Rate this post positively Reply With Quote Quick reply to this message
 
Old 05-05-2009, 05:57 PM
 
Location: Way upstate NY - Where the snow flys
1,130 posts, read 1,486,973 times
Reputation: 1218
Insert Hoot and Holler into a search engine and you will find a hoot and holler a communication system, walkie talkies and the like.
Rate this post positively Reply With Quote Quick reply to this message
 
Old 05-05-2009, 06:09 PM
 
Location: Way upstate NY - Where the snow flys
1,130 posts, read 1,486,973 times
Reputation: 1218
A hoop and holla story: I was cutting logs with the Amish last winter when I heard the girls yelling from the house (we were on the outskirts of a far field). Andy, the 12 year old boy turned to me and said the girls want to know if we're ready to eat. I said sounds good. He yelled back in Dutch 'ya we're ready'. The girls yelled again. Andy said 'they're making toasted cheese, soup and home made ice cream want to know if that's ok' I said sure. Andy yelled back to the girls and half an hour later one of them came walking a cross the field with a box filled with our lunch.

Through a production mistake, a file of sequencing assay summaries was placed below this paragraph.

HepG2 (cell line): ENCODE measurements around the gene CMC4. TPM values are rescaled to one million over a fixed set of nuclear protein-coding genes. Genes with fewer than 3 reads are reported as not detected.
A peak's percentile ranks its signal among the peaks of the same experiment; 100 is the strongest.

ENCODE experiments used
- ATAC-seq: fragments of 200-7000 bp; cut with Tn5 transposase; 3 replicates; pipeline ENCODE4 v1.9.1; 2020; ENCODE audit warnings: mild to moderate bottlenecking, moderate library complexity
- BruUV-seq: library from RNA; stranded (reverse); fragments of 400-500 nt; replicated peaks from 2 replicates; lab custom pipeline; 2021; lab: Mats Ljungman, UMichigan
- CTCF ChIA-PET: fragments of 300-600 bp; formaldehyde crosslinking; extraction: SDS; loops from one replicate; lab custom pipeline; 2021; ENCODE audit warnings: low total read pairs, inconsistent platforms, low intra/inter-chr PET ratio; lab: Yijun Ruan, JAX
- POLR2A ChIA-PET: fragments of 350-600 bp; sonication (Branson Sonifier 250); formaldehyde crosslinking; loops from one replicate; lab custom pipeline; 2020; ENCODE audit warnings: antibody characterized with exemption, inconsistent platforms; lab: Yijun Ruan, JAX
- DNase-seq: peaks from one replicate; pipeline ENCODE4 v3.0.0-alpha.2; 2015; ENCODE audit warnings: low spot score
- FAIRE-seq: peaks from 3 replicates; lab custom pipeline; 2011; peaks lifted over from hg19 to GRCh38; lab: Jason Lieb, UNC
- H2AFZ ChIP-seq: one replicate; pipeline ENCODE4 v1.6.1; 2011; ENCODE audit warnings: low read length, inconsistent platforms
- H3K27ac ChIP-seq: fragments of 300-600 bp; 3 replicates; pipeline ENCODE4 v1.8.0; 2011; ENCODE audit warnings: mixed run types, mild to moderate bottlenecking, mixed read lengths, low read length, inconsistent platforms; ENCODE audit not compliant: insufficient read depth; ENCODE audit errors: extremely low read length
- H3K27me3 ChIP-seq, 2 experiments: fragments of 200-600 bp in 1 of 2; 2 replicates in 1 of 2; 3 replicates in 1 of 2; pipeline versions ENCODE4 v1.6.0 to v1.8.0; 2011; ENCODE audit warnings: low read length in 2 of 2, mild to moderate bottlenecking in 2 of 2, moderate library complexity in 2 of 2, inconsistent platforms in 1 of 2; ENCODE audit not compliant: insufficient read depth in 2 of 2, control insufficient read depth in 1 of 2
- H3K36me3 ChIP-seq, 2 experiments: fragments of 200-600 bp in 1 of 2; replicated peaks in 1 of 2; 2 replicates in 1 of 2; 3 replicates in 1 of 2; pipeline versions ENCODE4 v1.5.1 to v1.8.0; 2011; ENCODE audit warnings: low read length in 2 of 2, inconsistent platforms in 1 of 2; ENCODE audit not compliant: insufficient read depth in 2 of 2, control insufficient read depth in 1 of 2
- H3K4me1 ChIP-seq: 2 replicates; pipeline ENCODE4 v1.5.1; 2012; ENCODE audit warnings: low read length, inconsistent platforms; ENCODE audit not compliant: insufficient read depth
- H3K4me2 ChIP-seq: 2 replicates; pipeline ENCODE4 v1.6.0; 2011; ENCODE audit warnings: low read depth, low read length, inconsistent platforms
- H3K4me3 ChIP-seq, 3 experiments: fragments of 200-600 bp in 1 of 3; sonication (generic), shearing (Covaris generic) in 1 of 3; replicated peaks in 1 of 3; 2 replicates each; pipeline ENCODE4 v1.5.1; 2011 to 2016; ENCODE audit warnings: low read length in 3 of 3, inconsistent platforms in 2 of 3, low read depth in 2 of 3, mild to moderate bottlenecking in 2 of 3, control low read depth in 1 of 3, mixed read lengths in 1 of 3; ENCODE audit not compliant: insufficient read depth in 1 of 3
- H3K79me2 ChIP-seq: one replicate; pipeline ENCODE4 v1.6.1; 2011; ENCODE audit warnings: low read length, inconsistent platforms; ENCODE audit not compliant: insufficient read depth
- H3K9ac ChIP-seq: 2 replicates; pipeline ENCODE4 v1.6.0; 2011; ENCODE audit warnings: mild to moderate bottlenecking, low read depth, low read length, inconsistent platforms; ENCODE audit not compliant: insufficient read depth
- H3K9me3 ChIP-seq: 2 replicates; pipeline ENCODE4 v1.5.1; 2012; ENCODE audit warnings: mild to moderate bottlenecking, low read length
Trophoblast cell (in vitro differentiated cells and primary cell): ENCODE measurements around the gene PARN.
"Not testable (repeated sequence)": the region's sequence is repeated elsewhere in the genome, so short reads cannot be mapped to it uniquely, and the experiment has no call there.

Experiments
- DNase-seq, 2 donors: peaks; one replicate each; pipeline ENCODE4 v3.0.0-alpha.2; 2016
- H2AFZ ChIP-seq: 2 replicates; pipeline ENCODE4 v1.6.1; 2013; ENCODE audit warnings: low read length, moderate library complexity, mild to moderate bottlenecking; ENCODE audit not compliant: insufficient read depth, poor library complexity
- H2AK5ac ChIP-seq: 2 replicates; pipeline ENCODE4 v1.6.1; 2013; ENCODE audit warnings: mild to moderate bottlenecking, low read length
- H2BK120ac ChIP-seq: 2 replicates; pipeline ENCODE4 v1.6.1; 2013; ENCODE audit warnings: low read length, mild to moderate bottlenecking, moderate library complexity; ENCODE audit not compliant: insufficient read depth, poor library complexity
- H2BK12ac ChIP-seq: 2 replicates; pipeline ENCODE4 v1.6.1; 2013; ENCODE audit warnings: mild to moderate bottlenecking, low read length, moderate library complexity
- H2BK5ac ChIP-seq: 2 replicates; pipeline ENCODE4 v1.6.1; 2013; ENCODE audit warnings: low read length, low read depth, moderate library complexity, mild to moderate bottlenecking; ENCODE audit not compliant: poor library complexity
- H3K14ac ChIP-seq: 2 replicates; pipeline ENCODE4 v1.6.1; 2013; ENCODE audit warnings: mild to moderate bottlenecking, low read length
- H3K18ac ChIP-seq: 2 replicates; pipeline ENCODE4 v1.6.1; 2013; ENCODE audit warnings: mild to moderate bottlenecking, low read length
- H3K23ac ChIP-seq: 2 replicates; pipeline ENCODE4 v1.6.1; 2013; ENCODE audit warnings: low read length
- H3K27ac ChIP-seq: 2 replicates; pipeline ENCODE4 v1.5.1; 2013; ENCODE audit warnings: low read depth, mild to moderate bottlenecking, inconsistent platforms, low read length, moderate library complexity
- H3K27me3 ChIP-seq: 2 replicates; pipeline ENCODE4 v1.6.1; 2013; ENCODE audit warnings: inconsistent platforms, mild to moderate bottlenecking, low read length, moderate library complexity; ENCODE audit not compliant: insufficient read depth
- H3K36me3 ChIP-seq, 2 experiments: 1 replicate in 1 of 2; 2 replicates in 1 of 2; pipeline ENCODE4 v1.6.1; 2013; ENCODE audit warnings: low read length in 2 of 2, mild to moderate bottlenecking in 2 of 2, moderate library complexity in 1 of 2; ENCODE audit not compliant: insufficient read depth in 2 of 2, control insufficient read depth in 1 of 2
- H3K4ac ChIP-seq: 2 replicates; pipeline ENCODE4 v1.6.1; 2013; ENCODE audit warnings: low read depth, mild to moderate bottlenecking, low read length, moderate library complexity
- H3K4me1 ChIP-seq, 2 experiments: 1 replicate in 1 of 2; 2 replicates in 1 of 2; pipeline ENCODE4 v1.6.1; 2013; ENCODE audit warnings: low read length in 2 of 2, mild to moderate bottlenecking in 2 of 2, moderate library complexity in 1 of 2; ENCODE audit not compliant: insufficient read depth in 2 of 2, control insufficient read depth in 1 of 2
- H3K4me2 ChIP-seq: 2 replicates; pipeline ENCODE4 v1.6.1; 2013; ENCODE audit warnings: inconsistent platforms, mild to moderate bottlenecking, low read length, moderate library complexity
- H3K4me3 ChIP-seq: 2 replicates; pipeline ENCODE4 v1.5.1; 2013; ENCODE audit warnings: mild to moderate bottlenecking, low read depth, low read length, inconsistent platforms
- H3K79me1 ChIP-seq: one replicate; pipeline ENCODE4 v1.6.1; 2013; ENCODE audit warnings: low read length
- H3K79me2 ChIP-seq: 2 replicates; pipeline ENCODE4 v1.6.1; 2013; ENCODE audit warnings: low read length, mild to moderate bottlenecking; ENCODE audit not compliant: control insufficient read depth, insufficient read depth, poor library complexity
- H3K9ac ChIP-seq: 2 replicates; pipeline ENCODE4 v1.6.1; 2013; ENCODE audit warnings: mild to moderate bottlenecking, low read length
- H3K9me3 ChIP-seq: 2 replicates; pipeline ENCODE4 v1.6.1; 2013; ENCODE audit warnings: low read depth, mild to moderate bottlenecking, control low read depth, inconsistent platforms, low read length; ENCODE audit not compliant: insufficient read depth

Hooping and hollering at work and what a life style - great.
Rate this post positively Reply With Quote Quick reply to this message
Please register to post and access all features of our very popular forum. It is free and quick. Over $68,000 in prizes has already been given out to active posters on our forum. Additional giveaways are planned.

Detailed information about all U.S. cities, counties, and zip codes on our site: City-data.com.


Reply
Please update this thread with any new information or opinions. This open thread is still read by thousands of people, so we encourage all additional points of view.

Quick Reply
Message:


Over $104,000 in prizes was already given out to active posters on our forum and additional giveaways are planned!

Go Back   City-Data Forum > General Forums > Writing
Similar Threads

All times are GMT -6.

© 2005-2023, Advameg, Inc. · Please obey Forum Rules · Terms of Use and Privacy Policy · Bug Bounty

City-Data.com - Contact Us - Archive 1, 2, 3, 4, 5, 6, 7, 8, 9, 10, 11, 12, 13, 14, 15, 16, 17, 18, 19, 20, 21, 22, 23, 24, 25, 26, 27, 28, 29, 30, 31, 32, 33, 34, 35, 36, 37 - Top